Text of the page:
‘It’s our time to shine’

By Time of article published Oct 7, 2010

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By Kevin McCallum

New Delhi - Cameron van der Burgh had a special message for New Delhi and the rest of the world from South Africa written on the palms of his hands after he had won his country’s third gold medal at the 19th Commonwealth Games yesterday afternoon.

Ke Nako was scrawled in thick, black, waterproof ink, spread across the width of the hands that had cupped and pulled him to victory.

“It’s our time to shine,” said Van der Burgh, who had broken the Commonwealth Games record to win the 100m breaststroke in 1 minute 0.10 seconds.

The spirit of the World Cup runs strong in the swimmer, as it does in the rest of this young swimming team at the Games.

It was a good day for South Africa in the pool yesterday after the country won three medals in the pool and one in wrestling, taking its total to nine.

Roland Schoeman was disappointed at having to settle for bronze in the 50m butterfly as the defending champion, although the youthful 4x200m freestyle relay team were all high-fiving each other after their third place.

Dean van Zyl won bronze in the 74kg Greco-Roman wrestling category to take the tally to nine. But the golden boy yesterday was Van der Burgh.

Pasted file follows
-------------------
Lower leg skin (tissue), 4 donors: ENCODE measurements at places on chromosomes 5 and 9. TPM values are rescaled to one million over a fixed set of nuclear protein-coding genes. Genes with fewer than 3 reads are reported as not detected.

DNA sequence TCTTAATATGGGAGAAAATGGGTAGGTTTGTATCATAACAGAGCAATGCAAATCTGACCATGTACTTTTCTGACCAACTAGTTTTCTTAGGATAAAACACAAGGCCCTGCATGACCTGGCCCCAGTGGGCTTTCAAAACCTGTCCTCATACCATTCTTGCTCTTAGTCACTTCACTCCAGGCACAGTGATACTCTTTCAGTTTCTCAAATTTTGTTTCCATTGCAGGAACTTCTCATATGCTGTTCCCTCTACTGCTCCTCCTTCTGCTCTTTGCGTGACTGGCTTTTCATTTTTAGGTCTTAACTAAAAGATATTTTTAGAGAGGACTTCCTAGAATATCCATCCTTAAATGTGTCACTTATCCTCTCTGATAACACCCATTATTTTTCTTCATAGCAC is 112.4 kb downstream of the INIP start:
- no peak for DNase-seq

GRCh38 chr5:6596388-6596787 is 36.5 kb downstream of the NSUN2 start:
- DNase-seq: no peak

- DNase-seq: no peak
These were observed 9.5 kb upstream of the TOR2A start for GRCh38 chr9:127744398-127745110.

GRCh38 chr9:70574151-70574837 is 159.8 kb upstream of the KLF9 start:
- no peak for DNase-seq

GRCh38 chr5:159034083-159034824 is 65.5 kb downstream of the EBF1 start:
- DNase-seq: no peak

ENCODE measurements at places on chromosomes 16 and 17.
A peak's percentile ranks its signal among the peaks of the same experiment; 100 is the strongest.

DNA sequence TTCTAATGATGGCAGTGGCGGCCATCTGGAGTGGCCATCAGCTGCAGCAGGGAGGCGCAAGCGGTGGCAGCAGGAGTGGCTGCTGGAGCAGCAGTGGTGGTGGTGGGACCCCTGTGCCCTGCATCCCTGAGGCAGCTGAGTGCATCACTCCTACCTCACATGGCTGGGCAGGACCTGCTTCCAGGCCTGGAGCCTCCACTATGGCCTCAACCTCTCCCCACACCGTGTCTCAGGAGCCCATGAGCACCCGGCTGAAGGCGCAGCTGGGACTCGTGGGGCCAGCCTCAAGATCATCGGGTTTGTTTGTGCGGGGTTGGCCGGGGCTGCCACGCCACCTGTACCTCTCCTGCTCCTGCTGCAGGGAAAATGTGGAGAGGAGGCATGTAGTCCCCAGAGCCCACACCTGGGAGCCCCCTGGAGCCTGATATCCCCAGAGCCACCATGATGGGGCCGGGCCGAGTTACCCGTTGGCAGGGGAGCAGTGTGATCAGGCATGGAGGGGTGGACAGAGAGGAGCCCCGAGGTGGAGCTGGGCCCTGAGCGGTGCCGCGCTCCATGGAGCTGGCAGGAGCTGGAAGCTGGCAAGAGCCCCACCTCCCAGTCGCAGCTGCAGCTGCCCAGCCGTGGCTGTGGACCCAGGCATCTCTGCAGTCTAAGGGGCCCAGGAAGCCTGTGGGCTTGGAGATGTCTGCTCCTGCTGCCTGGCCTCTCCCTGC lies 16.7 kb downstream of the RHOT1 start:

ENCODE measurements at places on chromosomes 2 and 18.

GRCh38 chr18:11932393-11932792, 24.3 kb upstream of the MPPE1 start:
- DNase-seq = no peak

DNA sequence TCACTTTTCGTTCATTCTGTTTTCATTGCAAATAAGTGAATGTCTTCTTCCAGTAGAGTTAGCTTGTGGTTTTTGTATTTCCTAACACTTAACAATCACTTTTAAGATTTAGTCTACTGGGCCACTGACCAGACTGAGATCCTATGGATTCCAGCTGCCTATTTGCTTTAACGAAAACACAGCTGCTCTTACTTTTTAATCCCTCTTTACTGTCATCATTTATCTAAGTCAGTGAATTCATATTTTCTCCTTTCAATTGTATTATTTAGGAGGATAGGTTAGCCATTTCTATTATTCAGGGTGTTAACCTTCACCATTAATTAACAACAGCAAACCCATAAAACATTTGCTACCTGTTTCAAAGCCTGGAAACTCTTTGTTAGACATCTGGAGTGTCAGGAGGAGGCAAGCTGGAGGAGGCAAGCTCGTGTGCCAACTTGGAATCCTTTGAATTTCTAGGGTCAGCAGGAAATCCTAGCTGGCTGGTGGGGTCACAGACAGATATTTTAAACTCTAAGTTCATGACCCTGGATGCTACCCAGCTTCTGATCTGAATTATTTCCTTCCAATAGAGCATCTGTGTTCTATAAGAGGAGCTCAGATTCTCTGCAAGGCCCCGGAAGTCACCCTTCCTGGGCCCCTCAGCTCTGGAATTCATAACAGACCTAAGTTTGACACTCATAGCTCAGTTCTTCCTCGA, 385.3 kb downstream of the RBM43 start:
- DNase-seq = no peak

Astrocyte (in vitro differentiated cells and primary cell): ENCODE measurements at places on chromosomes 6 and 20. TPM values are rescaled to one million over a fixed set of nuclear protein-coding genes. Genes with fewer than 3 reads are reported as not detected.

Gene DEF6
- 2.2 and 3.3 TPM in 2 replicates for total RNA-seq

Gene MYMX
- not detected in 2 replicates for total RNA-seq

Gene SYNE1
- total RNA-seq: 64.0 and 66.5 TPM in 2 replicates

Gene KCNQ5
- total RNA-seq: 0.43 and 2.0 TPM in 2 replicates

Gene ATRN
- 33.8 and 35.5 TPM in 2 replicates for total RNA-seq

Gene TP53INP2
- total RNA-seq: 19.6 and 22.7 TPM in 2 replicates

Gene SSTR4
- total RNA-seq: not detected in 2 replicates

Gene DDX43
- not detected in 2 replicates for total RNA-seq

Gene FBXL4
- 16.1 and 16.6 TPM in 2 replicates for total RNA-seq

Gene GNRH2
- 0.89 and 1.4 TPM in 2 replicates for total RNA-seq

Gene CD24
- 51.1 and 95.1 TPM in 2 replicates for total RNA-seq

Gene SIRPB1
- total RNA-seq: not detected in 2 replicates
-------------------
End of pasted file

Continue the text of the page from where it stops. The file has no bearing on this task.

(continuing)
“There was so much pain at the end of the final lap, so much pain,” he grimaced.

“I tell you what, carrying the flag was a lot easier than this. The last 10 metres I could feel the burn. I knew the guys were coming, but I just kept going.”

That he did in a rhythm of “ke nako, ke nako, ke nako”. That World Cup phrase might just have legs now that the World Cup is just a memory.

Van der Burgh has created a quintessential South African moment, a picture that will endure as long as Francois Pienaar and Madiba in 1995, Josia Thugwane in 1996 and the Awesome Foursome swimmers in 2004.

Van der Burgh, a Pretoria boy born, bred and trained, is a rare breed in a country that has a history of having to send its best swimmers to universities in the US to fine-tune their craft. He is living the South African dream.

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